Siach: Embracing the Complexities of an International Conversation

By Judith Belasco May 18, 2011

Siach: An Environment and Social Justice Conversation brought together 120 environment and social justice activists from North America, Europe, and Israel this past weekend, to meet each other, network and begin to think about ways to collaborate and work together.

Over the course of the weekend, what emerged was a gathering that embodied the value of partnership that it espoused (Siach was a collaboration between Hazon in the US, Bema’aglei Tzedek in Israel, and Jewish Social Action Forum in the UK, and was generously supported by UJA-Federation of New York), along with some heated debate about how to pursue Jewish justice.

Rabbi Joseph B. Soloveitchik’s Views on Orthodoxy in Israel

By Rabbi Shaul Farber May 18, 2011

Rabbi Shaul Farber heads ITIM, an organization in Israel that helps people deal with the rabbinic establishment in life- cycle matters.

The following article explores each of these statements from the contemporary perspective (inserting Medinat Yisrael for Palestine), asking if Rabbi Soloveitchik’s statements still ring true today, and if they calibrate with the ethos of contemporary Orthodoxy.

  • Is the future of Medinat Yisrael with Orthodoxy, and is the future of Orthodoxy in Medinat Yisrael?
  • Will the religious fervor of the “halutsim” lead to traditional Judaism?
  • Is it the task of Orthodoxy to redeem not only the soil of Medinat Yisrael, but also the souls of its sons and daughters, and bring them within the traditional fold?

Birthright Tapping Alums, Parents

By Stewart Ain May 17, 2011

Gideon Mark, CEO of Taglit-Birthright Israel, said there has been a “huge increase in demand in the U.S. and in other countries” and that his worldwide budget this year of $88 million must jump to $131 million in two years to handle the goal of 51,000 participants.

…All of these campaigns are critical because $100 million pledged by Israel over the next three years is a challenge grant that requires the organization to raise more than two dollars for every dollar Israel contributes, a total of nearly $240 million, Mark explained.

Worship Experience in Jewish space

By Vicky Farhi and Muki Yankelowitz Opinion May 18, 2011

Over the last few years we’ve had the opportunity to experience worship services in Reform synagogues both in Israel and America.

The similarities and differences have been interesting to observe and experience, as one of us (Vicky) has an American Reform perspective and the other (Muki) has an Israeli Progressive perspective. We’re happy to share with you some of our observations.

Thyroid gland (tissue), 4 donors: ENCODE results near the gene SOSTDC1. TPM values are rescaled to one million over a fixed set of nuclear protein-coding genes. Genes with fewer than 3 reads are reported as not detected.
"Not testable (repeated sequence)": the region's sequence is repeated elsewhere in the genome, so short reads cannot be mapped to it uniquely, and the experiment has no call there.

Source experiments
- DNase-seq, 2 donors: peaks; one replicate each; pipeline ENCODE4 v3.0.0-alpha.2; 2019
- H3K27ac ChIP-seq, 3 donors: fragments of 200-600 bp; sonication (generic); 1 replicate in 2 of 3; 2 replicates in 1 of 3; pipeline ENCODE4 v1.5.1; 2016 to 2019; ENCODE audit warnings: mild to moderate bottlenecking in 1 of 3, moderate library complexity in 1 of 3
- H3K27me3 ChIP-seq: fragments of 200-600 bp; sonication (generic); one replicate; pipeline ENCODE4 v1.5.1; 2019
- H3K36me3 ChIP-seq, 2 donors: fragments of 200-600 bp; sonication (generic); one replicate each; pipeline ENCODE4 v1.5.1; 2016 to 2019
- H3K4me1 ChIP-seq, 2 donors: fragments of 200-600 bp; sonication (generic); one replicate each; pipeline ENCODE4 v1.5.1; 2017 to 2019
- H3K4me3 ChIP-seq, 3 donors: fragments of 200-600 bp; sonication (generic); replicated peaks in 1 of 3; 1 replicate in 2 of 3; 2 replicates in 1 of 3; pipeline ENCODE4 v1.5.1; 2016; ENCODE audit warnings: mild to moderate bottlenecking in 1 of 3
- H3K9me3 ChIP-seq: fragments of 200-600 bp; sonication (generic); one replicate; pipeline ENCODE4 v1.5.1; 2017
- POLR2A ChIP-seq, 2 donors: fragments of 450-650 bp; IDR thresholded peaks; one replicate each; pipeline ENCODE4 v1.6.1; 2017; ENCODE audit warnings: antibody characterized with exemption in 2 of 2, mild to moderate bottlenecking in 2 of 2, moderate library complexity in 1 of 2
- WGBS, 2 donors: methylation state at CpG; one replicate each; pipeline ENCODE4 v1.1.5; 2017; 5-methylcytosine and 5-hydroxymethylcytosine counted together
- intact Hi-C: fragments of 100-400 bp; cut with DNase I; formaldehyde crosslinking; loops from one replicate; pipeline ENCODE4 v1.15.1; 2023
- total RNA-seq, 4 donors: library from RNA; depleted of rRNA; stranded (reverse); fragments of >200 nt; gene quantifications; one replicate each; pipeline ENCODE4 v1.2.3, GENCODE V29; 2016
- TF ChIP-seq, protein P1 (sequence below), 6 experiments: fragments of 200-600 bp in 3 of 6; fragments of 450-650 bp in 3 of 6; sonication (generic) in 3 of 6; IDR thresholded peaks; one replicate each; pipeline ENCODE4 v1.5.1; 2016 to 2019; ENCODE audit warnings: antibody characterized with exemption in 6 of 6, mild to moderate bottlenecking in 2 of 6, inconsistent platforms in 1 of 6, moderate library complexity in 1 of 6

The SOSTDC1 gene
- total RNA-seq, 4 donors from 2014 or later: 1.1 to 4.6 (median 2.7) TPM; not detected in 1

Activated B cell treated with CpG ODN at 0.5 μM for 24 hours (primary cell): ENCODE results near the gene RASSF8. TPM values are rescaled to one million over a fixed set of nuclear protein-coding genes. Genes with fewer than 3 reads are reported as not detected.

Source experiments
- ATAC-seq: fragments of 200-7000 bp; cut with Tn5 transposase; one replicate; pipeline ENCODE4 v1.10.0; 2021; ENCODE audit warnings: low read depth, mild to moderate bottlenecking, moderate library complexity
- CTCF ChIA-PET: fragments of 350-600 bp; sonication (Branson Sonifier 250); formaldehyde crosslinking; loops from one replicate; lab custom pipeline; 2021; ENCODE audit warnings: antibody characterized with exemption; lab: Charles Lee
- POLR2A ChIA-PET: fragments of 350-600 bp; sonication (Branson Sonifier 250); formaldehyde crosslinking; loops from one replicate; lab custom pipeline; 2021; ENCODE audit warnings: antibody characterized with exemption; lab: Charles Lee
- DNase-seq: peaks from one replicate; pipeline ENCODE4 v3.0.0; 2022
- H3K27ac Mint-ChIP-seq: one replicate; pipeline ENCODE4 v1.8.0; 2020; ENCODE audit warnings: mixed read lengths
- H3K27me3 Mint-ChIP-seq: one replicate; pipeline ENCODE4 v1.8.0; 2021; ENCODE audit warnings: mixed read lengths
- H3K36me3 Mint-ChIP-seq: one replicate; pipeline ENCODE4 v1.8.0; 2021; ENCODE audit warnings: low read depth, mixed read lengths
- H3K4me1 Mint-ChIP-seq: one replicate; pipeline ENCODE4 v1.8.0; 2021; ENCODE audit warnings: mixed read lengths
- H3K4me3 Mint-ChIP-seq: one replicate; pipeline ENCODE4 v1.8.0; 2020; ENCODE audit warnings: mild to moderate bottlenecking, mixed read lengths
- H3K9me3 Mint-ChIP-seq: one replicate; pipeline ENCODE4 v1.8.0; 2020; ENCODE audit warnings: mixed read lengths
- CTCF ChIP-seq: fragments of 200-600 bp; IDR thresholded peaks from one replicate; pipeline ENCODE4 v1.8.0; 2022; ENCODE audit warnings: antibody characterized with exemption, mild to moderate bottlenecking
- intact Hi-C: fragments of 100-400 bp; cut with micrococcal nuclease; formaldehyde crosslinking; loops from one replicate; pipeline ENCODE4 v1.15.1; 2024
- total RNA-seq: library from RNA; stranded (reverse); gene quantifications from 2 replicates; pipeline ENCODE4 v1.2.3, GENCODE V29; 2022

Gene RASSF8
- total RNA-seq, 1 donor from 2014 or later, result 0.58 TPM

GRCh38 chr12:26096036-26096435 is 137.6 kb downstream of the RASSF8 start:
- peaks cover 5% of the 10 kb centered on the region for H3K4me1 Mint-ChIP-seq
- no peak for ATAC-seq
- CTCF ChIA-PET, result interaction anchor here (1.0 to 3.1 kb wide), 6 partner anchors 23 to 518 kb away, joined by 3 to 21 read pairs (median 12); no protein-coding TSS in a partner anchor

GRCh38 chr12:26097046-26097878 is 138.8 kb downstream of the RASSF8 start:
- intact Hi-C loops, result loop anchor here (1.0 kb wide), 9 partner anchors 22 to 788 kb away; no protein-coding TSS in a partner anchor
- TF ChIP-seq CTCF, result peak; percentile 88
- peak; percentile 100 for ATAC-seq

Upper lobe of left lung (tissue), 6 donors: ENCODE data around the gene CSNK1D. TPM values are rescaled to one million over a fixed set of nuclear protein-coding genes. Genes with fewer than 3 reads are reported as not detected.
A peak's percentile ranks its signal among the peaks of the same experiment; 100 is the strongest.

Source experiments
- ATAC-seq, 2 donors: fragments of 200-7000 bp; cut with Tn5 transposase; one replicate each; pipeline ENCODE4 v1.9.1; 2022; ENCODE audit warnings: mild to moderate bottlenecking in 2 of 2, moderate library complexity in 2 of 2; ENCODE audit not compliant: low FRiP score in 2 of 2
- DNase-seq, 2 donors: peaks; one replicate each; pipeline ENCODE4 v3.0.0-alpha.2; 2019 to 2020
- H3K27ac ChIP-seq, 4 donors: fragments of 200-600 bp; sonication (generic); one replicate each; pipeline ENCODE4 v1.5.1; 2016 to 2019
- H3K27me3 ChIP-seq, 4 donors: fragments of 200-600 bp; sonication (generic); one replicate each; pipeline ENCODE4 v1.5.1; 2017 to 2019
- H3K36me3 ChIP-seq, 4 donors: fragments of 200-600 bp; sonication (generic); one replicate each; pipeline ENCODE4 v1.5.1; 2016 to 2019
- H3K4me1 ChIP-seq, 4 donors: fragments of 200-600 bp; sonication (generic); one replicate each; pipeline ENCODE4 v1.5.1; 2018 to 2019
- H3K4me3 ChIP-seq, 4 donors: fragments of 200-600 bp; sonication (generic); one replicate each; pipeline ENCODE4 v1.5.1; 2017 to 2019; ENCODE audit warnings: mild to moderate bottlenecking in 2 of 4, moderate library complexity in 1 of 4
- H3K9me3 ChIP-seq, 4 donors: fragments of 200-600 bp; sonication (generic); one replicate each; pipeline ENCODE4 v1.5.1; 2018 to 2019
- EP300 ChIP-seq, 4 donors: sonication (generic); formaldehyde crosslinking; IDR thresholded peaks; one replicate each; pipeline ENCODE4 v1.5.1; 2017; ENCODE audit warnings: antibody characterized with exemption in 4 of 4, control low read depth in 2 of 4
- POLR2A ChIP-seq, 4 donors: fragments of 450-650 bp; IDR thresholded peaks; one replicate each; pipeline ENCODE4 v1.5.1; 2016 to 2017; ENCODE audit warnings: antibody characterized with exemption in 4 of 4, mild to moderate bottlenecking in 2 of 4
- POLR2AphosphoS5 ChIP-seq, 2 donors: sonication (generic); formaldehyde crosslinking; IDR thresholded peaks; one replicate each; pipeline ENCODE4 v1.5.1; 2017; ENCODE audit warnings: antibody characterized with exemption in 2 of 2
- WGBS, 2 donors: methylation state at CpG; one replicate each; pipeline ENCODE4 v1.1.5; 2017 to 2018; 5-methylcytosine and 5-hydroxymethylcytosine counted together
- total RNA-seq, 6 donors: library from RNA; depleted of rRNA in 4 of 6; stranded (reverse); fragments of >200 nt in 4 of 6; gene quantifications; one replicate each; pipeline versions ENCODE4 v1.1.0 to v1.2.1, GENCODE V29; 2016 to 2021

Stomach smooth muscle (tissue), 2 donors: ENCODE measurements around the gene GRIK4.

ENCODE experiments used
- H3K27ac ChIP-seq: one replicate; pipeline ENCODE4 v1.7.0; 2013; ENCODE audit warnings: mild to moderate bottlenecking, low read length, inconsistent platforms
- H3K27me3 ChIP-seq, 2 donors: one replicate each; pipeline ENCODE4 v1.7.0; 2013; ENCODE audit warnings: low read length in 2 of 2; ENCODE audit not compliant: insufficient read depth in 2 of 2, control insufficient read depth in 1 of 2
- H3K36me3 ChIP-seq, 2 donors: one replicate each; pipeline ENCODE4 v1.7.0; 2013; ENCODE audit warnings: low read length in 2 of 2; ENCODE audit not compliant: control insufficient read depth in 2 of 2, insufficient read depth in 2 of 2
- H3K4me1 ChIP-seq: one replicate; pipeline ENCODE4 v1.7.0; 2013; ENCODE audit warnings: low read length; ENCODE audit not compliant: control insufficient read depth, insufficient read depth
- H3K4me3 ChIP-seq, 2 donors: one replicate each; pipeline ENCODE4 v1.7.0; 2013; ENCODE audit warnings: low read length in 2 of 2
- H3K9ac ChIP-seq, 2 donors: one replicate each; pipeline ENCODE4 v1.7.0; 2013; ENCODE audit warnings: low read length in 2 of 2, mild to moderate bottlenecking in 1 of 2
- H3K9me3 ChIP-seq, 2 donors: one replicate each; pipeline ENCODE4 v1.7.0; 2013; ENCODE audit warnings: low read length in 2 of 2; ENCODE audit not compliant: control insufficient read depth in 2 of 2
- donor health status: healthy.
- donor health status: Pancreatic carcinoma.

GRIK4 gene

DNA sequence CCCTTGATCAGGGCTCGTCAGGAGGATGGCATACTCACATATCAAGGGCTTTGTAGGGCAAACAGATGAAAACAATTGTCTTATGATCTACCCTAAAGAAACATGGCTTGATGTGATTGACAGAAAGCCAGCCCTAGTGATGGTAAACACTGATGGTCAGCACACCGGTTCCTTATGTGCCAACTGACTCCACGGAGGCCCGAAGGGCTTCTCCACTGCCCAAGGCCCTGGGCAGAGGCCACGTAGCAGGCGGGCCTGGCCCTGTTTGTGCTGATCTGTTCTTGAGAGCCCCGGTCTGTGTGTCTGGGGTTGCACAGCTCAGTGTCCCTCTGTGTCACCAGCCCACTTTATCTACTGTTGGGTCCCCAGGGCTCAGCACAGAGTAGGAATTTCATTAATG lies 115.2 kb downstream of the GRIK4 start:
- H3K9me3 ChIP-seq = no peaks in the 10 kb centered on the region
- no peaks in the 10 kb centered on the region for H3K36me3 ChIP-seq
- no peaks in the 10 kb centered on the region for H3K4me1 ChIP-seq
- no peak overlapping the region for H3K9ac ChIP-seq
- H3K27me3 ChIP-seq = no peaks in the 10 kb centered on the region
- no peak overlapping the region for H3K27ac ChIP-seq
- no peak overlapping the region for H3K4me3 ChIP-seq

Israeli MK aides shocked at Jewish life in Britain

Israelis shocked at life in Britain

By Marcus Dysch May 19, 2011

A group of Israeli parliamentary advisers say a visit to Britain to learn about pluralism in the Jewish community has revealed a stark contrast to their lives at home.

Ranit Budaie-Hyman, a graduate of the project and organiser of the visit, said: “Previously, many of these advisers had no understanding of the terms Reform, Conservative, Orthodox or Charedi.

“Talking to the different rabbis opened up diverse Jewish worlds and the group now understands more about those communities.

“We were honoured to see how communities work together to present a united front in upholding Jewish practice in Britain. Jewish life outside Israel is very different from in Israel.”

Israeli Philanthropists Launch Nation’s First American-Style Jewish Federation

By Nathan Jeffay May 18, 2011

A brand new American import has arrived in Israel, but it isn’t the usual fast-food chain or a television sitcom. Rather, it’s that staple of U.S. Jewish life, the community federation.

For the first time, a group of philanthropists in the leafy city of Ramat HaSharon near Tel Aviv have created an Israeli charity — Takdim-The Ramat HaSharon Community Foundation — based almost entirely on the federation model. They are in talks with several American federations that are considering mentoring the organization.

Two Decades in Zion

By David Sheen May 20, 2011

On May 24, exactly 20 years will have passed since El Al set the world record for carrying the largest number of passengers on a single flight, bringing 1,122 Ethiopian Jews to Israel as part of Operation Solomon.

This week Hebrew University honored that accomplishment by holding a two-day symposium on Ethiopia, its Jews, and their connection to Israel.

Landmines removed from Jesus’ baptism site

By Judith Sudilovsky Religious News Service May 18, 2011

Should you wish to make a pilgrimage to Aenon near to Salim, the spot on the Jordan River where John 3:23 tells us that Jesus was baptized by His cousin, John the Baptist, you will be pleased to know that it has been cleared of landmines.

God bless Glenn Beck

By Michael Freund Opinion May 18, 2011

The writer serves as chairman of Shavei Israel, a Jerusalem-based organization that assists ‘lost Jews’ seeking to return to the Jewish people.

It takes nerve and daring to challenge ourselves, to heed the voice of God and recognize the righteousness of our cause.

…As a man of faith, I was especially moved when Beck read on air from the Book of Ruth.

He choked up when he quoted Ruth the Moabite’s appeal to her mother-in-law Naomi: “Where you go I will go, and where you stay I will stay. Your people will be my people, and your God my God.”

This, he said, had helped inspire him to stand with the Jews.

Religion and State in Israel

May 23, 2011 (Section 1) (see also Section 2)

Editor – Joel Katz

Religion and State in Israel is not affiliated with any organization or movement.

All rights reserved.